Here are some basic tornado characteristics.

1.  About 2/3rds of tornadoes are F0 or F1 tornadoes (the F refers to the Fujita scale, we'll learn more about that in Lecture 32) and have spinning winds of about 100 MPH or less.  Microburst winds can also reach 100 MPH.  Microbursts are fairly common in Tucson in the summer, tornadoes are rare.  Microbursts can inflict the same level of damage as most tornadoes. 

2.  A very strong inwardly directed pressure gradient force is needed to keep winds spinning in a circular path.  The pressure in the center core of a tornado can be 100 mb less than the pressure in the air outside the tornado.  This is a very large pressure difference in such a short distance.  The PGF is much stronger than the Coriolis Force (CF) and the CF can be neglected.

3.  Tornadoes can spin clockwise or counterclockwise, though counterclockwise rotation is more common. 

4, 5, 6.  Tornadoes usually last only a few minutes, leave a path on the ground that is a few miles long, and move at a few 10s of MPH.  There are exceptions, we'll look at one shortly.

7, 8.  Most tornadoes move from the SW toward the NE.  This is because tornado-producing thunderstorms are often found just ahead of a cold front.  Winds ahead of a cold front often blow from the SW.   Most tornadoes have diameters of tens to a few hundred yards but tornadoes with diameters over a mile have been observed.

9, 10.  Tornadoes are most frequent in the Spring.  The strongest tornadoes also occur at that time of year.  Tornadoes are most common in the late afternoon when the atmosphere is most unstable.

The figure traces out the path of the 1925 "Tri-State Tornado" .  The tornado path (note the SW to NE orientation) was 219 miles long, the tornado lasted about 3.5 hours and killed 695 people.  The tornado was traveling over 60 MPH over much of its path. It is the deadliest single tornado ever in the United States.

Tornadoes often occur in "outbreaks."  The paths of 148 tornadoes during the April 3-4, 1974 "Jumbo Tornado Outbreak" are shown above.  Note the first tornadoes were located in the upper left corner of the map.  The tornadoes were produced by thunderstorms forming along a cold front (see the weather map below).  During this two day period the front moved from the NW part toward the SE part of the figure.  Note that all the tornado paths have a SE toward NE orientation.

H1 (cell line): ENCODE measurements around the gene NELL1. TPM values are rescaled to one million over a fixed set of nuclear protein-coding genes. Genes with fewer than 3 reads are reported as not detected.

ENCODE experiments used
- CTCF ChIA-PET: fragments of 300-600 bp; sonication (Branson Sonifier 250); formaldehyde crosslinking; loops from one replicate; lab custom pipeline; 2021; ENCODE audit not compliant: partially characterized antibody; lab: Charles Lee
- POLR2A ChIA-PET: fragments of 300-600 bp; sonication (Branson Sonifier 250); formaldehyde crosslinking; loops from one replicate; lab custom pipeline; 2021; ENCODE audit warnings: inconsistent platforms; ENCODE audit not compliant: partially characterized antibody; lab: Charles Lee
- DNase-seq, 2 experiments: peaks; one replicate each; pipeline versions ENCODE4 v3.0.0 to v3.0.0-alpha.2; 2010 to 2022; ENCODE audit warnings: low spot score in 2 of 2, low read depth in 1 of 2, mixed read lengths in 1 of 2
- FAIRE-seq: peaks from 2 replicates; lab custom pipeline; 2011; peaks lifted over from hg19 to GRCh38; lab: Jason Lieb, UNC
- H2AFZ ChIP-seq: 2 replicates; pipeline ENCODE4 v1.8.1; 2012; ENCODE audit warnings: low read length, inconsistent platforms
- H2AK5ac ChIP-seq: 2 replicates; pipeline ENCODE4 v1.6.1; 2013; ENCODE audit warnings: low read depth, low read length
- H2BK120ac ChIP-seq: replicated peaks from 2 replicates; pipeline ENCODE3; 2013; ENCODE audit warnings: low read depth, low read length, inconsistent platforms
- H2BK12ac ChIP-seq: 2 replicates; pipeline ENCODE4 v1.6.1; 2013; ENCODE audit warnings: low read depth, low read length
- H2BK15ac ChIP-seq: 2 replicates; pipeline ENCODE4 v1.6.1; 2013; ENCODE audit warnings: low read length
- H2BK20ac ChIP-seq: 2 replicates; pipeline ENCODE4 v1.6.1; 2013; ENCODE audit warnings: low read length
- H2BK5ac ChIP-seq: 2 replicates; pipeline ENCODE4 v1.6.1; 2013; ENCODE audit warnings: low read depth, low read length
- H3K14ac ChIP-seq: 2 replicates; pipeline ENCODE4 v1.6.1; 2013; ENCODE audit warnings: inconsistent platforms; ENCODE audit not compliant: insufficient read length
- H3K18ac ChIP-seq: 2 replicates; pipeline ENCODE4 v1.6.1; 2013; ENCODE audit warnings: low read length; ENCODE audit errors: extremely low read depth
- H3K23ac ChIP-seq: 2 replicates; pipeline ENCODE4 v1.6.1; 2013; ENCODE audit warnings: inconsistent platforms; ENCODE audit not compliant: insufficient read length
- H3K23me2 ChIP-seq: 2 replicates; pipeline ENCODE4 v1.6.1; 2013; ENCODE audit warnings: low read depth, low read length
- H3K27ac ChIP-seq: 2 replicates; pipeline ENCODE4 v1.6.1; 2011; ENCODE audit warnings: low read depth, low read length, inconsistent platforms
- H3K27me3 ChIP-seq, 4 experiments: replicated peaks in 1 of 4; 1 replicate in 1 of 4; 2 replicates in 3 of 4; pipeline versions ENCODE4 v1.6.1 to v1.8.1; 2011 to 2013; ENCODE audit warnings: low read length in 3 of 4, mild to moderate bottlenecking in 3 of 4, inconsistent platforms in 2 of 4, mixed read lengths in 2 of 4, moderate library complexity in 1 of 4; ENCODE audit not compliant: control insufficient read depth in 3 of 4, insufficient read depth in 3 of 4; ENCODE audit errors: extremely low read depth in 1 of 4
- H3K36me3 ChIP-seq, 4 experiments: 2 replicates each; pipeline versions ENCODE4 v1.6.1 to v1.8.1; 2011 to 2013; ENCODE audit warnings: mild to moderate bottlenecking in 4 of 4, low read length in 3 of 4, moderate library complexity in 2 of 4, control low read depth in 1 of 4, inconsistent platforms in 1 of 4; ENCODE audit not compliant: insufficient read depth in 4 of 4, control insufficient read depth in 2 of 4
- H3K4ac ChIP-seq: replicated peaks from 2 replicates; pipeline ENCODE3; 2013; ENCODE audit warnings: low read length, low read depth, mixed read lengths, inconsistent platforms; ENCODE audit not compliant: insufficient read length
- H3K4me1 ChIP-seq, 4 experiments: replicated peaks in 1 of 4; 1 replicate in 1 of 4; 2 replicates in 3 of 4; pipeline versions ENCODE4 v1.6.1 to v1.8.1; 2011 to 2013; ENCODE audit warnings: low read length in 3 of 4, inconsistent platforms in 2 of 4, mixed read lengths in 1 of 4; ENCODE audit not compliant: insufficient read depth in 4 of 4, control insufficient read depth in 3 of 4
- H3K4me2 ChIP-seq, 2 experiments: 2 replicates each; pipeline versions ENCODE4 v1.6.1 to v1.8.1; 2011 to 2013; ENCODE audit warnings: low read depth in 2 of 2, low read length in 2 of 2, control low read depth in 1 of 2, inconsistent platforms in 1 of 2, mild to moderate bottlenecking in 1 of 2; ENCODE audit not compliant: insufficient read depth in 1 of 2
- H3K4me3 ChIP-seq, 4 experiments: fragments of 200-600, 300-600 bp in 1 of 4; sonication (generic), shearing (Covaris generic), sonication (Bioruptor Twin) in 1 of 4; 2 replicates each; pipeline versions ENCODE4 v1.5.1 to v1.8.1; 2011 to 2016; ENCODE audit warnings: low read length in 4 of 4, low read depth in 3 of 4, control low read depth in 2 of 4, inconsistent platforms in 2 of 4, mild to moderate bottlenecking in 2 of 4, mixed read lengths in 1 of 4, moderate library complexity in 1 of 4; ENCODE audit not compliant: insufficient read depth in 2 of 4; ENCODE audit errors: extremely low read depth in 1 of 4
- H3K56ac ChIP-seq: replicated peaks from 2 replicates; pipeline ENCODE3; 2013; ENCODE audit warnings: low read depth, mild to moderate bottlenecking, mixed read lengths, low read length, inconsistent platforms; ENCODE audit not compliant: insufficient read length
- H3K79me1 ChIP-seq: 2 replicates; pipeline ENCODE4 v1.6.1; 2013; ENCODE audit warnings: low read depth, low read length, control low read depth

The recent April 25-28, 2011 outbreak is now being called the largest tornado outbreak in US history.  A total of 327 tornadoes in 21 states have been confirmed.  At least 344 people were killed during the outbreak. 

At the present time about 75 people are killed every year in the United States.  This is about a factor of ten less than a century ago due to improved methods of detecting tornadoes and severe thunderstorms.  Modern day communications also make easier to warm people of dangerous weather situations.  Lightning and flash floods (floods are the most serious severe weather hazard) kill slightly more people.  Hurricanes kill fewer people on average than tornadoes.

Tornadoes begin in and descend from a thunderstorm.  You would usually see a funnel cloud dropping from the base of the thunderstorm.  Spinning winds will probably be present between the cloud and ground before the tornado cloud becomes visible.  The spinning winds can stir up dust at ground level.  The spinning winds might also be strong enough at this point to produce some minor damage.  Here's a pretty good example of the beginning stages of a tornado: tornado in Laverne Oklahoma.

In Stage 2, moist air moves horizontally toward the low pressure in the core of the tornado.  This sideways moving air will expand and cool just as rising air does (see figure below).  Once the air cools enough (to the dew point temperature) a cloud will form. 

Tornadoes can go from Stage 2 to Stage 3 (this is what the strongest tornadoes do) or directly from stage 2 to stage 5.  Note a strong tornado is usually vertical and thick as shown in Stage 3.  "Wedge tornadoes" actually appear wider than they are tall.

The thunderstorm and the top of the tornado will move faster than the surface winds and the bottom of the tornado.  This will tilt and stretch the tornado.  The rope like appearance in Stage 5 is usually a sign of a weakening (though still a dangerous) tornado.

The tornado cloud forms when moist air moves into lower pressure in the core of the tornado.  The air expands and cools to the dew point and a cloud forms.  This is just like the cloud that forms when air rises (and moves into lower pressure and expands).